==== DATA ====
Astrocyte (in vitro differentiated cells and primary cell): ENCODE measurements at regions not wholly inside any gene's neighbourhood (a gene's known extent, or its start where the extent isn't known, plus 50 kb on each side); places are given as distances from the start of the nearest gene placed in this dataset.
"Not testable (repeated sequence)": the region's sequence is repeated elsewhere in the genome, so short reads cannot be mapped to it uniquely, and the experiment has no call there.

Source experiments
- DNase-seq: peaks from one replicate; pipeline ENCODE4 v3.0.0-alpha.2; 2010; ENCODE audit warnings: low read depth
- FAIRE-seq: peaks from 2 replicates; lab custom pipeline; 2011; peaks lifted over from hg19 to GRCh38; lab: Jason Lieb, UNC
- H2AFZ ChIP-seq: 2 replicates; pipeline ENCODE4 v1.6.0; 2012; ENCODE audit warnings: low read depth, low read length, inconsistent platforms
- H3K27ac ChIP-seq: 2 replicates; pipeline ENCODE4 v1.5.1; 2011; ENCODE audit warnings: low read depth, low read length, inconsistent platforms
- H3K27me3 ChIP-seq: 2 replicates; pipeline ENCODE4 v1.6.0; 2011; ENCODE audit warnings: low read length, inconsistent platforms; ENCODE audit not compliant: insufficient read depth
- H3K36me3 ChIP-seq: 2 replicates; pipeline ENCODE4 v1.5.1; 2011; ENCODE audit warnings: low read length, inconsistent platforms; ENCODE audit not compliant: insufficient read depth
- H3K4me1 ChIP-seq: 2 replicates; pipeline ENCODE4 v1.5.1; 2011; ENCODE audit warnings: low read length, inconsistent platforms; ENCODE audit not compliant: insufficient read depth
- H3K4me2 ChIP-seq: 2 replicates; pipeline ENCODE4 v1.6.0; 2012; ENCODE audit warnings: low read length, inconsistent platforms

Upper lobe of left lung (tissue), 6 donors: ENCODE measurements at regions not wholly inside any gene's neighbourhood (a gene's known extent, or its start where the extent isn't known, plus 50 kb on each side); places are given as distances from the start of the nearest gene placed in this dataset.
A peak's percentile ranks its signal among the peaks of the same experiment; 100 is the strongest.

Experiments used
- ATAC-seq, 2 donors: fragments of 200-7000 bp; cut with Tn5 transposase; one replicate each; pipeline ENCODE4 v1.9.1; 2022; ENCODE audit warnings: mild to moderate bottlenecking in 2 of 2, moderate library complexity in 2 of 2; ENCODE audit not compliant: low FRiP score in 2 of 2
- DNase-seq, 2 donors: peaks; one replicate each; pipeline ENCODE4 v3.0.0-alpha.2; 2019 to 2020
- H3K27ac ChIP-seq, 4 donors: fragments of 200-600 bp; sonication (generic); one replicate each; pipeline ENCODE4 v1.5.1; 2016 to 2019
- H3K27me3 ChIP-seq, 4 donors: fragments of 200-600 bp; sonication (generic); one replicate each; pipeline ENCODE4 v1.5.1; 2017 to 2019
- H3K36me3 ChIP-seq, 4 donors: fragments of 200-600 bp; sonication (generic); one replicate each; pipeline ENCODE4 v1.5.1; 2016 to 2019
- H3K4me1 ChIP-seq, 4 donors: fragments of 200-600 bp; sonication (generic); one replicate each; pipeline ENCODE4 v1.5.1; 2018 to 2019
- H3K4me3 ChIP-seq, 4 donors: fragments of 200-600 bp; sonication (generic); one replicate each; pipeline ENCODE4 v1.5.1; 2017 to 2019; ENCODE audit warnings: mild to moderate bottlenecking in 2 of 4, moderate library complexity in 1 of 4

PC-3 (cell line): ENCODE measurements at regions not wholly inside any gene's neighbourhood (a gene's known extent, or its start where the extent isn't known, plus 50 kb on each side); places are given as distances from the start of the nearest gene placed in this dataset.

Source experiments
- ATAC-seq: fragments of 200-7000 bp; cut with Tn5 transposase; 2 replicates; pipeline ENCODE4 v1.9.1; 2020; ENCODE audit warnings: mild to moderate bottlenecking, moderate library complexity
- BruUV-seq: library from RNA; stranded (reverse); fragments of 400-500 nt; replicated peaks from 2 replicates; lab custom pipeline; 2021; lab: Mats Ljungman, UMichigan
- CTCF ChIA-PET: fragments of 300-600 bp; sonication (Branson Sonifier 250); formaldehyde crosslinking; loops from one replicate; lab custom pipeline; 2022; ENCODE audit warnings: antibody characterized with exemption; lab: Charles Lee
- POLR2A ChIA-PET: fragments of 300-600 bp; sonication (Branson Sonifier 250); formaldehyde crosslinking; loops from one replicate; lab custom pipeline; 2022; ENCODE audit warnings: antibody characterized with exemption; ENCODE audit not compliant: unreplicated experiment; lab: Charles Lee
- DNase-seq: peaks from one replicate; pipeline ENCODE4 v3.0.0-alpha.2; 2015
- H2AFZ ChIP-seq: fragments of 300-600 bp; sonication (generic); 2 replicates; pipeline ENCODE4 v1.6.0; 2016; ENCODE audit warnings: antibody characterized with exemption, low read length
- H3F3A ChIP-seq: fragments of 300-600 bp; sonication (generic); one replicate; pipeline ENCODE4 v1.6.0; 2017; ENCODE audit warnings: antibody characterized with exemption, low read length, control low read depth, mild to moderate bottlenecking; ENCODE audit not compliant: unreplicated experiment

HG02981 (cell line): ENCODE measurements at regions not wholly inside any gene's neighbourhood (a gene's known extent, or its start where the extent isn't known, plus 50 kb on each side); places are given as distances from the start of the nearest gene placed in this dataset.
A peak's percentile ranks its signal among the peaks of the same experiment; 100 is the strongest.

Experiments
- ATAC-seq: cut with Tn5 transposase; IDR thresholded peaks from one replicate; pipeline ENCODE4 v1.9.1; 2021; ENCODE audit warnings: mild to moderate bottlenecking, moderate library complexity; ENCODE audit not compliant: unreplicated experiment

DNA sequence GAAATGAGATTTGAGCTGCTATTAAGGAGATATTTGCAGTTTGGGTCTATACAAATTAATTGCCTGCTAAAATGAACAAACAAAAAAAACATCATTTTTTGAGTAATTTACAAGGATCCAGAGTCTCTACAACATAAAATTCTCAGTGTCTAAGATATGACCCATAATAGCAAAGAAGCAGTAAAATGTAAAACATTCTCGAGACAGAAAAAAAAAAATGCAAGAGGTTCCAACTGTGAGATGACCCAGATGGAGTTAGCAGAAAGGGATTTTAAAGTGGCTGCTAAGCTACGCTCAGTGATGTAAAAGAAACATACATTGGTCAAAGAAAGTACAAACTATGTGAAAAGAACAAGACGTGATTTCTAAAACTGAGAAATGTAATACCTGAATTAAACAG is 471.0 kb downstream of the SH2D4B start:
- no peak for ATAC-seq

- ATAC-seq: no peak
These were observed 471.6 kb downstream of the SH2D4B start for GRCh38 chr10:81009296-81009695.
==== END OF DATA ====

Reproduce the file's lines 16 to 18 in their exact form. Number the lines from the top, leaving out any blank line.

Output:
- DNase-seq, 2 donors: peaks; one replicate each; pipeline ENCODE4 v3.0.0-alpha.2; 2019 to 2020
- H3K27ac ChIP-seq, 4 donors: fragments of 200-600 bp; sonication (generic); one replicate each; pipeline ENCODE4 v1.5.1; 2016 to 2019
- H3K27me3 ChIP-seq, 4 donors: fragments of 200-600 bp; sonication (generic); one replicate each; pipeline ENCODE4 v1.5.1; 2017 to 2019